Carol Shields, The Box Garden
The Box Garden is Carol Shield’s second novel, and her heroine, Charleen Forrest, is the sister of Small Ceremonies‘s Judith Gill. Charleen sees herself, mostly when she compares herself to her sister who seems so in charge of her life, as a kind of loser. A divorcee with a fifteen-year-old sweet and uncomplicated son, she suffers from what she sees as a general lack of courage.
She is in a relationship with Eugene, a divorced orthodontist disliked by her fortyish hippy friends who see him as too middle-class for their tastes. Probably because of this pressure and because she feels that she and Eugene are rejects, the unwanted parts of previous unions, Charleen cannot decide to commit herself again. Professionally, Charleen is struggling to make ends meet, as part-time assistant for a scientific university journal, a job she feels was given to her out of charity, and part-time poet. But as far as her “real” job is concerned, she seems to have run dry of words, since she hasn’t written a single line of poetry for over two years.
On the occasion of the remarriage of her mother, Charleen travels to Toronto with Eugene. Meeting again Judith, a sister she admires but doesn’t see very often, and Martin, a scholarly brother-in-law she doesn’t know that well, Charleen is forced to revisit the difficult and distant relationship she has always had with her mother. Meanwhile, back in Vancouver, worrying things happen concerning her son Seth… Charleen is embarked against her will on a journey of self-discovery at the term of which she will finally bring closure on several events of the past.
The Box Garden is at the same time like and unlike other books by Carol Shields. Like other novels, it deals with a middle-aged women having self doubts, looking back on their lives and relationships, questioning their choices of career, or more generally their choices in life. The heroine is always connected to the world of writing (Judith is a biographer, Charleen is a poet), and struggling with the importance her craft should take in her life. Like life, the novel has elements of both drama and comedy. One scene stand out from this one, and made me laugh out loud: the little quid-pro-quo between Charleen and her brother-in-law. However, if Swann, Unless, and Small Ceremonies all left me with the feeling that they lacked a little something to really stand out, this something was not missing from The Box Garden. It felt more neatly tied up than the above-mentioned novels. I particularly liked the little twist toward the end, which I never saw coming. What I also enjoyed is the inside knowledge gained by having read Small Ceremonies before, and concerning Charleen’s feelings of inadequacy when she compared herself with her sister, who seems to her more in control of her life (and that everyone can have when judging the appearances of someone else’s life). Only readers of Small Ceremonies know the truth: that Judith herself is no more in control that Charleen is!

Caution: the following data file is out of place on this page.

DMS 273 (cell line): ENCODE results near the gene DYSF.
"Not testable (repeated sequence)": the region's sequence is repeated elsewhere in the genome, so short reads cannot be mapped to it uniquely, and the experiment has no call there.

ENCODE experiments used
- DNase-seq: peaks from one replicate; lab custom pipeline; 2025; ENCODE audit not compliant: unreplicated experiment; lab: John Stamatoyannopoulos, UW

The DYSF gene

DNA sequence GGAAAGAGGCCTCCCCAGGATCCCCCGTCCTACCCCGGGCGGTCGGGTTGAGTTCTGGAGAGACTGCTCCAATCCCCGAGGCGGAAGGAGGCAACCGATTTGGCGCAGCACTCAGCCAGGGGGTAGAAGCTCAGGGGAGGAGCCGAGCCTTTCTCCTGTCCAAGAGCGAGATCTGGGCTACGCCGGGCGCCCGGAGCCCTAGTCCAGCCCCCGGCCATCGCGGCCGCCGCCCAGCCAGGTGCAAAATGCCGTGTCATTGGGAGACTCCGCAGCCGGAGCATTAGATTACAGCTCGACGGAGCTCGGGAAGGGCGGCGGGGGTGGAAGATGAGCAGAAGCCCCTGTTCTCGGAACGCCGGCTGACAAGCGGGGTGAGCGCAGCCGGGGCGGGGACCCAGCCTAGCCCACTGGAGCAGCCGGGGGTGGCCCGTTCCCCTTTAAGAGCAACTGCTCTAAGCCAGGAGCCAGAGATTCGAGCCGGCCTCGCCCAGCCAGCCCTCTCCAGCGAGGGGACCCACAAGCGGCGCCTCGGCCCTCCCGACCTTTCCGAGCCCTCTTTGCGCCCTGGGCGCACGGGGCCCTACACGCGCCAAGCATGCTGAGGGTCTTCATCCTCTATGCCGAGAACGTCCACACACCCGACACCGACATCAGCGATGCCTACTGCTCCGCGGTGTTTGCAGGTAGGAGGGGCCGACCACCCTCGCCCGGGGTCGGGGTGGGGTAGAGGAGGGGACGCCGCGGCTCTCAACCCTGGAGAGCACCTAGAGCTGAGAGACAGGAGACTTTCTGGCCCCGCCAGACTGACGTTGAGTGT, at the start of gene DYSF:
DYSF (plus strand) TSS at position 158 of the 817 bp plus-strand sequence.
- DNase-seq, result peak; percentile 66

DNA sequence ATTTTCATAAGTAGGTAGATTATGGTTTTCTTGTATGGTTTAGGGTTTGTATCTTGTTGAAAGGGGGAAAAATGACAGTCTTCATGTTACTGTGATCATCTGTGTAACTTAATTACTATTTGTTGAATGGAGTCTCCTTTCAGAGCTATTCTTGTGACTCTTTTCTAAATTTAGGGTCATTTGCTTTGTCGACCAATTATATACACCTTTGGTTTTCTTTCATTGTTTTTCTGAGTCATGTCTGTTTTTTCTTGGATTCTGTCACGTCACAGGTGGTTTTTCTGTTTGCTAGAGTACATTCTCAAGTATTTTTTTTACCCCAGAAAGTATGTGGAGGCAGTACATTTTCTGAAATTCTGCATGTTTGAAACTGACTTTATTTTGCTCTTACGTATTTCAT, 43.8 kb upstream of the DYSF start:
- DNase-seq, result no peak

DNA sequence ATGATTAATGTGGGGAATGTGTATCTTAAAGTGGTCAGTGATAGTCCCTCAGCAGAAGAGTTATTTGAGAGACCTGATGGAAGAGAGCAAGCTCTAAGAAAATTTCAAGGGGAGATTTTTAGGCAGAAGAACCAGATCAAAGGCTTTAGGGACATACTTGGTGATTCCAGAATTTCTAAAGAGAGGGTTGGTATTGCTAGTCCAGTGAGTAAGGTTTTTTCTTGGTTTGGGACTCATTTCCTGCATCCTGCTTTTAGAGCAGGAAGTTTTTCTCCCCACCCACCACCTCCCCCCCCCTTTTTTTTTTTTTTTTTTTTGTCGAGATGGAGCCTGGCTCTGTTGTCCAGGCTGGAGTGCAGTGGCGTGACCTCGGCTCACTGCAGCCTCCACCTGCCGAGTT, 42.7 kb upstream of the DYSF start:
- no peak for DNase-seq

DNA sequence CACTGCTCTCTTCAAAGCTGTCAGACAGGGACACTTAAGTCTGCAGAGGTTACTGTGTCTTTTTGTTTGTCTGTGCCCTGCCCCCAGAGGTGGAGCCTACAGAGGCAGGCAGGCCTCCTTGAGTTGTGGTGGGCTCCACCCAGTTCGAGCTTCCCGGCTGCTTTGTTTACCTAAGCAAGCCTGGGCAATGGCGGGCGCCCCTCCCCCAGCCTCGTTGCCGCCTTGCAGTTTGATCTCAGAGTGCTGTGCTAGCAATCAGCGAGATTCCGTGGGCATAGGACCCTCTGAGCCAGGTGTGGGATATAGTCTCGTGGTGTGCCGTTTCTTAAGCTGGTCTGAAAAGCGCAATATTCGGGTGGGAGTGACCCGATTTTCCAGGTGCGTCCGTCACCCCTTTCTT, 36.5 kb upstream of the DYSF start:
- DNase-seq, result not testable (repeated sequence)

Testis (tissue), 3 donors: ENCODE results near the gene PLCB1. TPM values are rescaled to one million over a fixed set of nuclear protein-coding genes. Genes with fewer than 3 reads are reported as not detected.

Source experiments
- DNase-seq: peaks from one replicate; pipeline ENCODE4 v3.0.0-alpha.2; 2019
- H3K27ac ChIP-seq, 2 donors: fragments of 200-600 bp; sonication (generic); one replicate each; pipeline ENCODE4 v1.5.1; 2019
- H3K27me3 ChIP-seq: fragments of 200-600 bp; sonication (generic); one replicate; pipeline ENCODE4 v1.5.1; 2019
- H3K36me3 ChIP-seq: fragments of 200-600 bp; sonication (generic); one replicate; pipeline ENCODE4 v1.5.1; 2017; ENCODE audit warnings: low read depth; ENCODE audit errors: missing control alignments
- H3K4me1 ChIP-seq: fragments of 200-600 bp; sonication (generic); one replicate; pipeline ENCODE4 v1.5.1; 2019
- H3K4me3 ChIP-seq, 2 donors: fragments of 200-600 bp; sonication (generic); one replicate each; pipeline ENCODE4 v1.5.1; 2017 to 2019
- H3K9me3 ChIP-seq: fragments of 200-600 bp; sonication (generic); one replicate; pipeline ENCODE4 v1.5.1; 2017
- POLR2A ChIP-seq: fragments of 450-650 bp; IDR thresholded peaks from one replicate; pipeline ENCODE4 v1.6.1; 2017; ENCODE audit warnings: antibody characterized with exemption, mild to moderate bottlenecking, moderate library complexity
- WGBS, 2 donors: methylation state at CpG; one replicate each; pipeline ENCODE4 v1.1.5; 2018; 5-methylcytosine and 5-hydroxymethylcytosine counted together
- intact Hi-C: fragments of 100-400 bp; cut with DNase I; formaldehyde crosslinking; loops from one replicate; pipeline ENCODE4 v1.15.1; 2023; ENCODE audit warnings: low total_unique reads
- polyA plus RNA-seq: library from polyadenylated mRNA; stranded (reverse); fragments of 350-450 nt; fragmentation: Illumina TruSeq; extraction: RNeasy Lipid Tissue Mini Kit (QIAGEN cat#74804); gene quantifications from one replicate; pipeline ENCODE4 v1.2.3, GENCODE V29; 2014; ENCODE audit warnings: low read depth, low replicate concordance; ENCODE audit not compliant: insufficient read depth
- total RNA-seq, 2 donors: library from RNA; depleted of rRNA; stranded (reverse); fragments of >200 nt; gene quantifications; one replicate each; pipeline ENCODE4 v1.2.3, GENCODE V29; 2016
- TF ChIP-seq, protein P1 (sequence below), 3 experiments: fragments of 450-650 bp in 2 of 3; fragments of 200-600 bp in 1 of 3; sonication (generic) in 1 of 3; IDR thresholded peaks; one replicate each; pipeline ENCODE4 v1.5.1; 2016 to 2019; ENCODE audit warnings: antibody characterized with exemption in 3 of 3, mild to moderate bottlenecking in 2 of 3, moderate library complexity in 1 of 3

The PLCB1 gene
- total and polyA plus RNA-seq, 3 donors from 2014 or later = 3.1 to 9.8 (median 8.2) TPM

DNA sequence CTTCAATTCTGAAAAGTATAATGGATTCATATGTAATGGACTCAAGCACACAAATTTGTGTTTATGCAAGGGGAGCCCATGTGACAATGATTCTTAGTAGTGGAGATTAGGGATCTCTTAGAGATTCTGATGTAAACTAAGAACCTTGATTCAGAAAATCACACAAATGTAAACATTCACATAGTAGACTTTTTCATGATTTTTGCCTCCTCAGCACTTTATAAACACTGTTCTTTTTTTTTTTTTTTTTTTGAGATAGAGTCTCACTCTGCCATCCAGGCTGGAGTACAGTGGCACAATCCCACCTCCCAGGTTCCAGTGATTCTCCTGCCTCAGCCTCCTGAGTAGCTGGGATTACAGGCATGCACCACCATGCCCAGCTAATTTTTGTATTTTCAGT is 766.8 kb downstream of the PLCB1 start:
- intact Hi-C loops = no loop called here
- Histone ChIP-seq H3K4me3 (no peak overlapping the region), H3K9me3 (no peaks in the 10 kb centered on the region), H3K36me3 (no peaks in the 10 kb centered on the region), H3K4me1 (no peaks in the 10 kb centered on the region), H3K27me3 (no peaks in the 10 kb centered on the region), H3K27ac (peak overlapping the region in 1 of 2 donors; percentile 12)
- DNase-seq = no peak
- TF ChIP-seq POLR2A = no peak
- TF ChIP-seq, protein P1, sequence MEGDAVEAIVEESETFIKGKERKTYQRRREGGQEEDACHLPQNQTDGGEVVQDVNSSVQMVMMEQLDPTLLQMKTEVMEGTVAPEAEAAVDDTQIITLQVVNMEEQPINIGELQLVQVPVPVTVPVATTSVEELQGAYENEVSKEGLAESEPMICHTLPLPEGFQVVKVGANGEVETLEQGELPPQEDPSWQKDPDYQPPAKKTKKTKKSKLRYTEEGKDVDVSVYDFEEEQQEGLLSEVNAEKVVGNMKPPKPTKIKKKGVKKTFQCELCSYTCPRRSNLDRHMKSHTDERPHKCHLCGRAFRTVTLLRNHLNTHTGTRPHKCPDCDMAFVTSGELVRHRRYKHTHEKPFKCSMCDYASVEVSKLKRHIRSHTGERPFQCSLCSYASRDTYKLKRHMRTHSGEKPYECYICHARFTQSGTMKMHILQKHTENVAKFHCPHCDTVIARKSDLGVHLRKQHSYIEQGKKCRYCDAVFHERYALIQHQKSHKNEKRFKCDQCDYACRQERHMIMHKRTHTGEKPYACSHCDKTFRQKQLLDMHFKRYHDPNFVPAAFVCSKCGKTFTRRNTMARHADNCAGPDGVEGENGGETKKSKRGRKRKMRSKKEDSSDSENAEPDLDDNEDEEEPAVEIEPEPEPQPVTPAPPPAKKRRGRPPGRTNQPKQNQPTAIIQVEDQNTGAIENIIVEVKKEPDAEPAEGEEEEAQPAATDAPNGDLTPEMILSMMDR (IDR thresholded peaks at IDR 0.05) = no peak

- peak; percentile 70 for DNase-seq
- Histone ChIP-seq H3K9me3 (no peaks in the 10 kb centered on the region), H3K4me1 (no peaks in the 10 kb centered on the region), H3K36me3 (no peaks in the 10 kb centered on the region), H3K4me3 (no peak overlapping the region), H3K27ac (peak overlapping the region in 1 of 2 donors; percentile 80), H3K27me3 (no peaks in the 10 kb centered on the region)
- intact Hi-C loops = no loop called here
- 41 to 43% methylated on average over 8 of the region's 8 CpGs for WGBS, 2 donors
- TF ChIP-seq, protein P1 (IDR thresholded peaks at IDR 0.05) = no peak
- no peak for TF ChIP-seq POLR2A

The Box Garden, written in 1977, is one of these novels that ages well, and which describes the angst of the middle-aged woman with wit and a style that flows…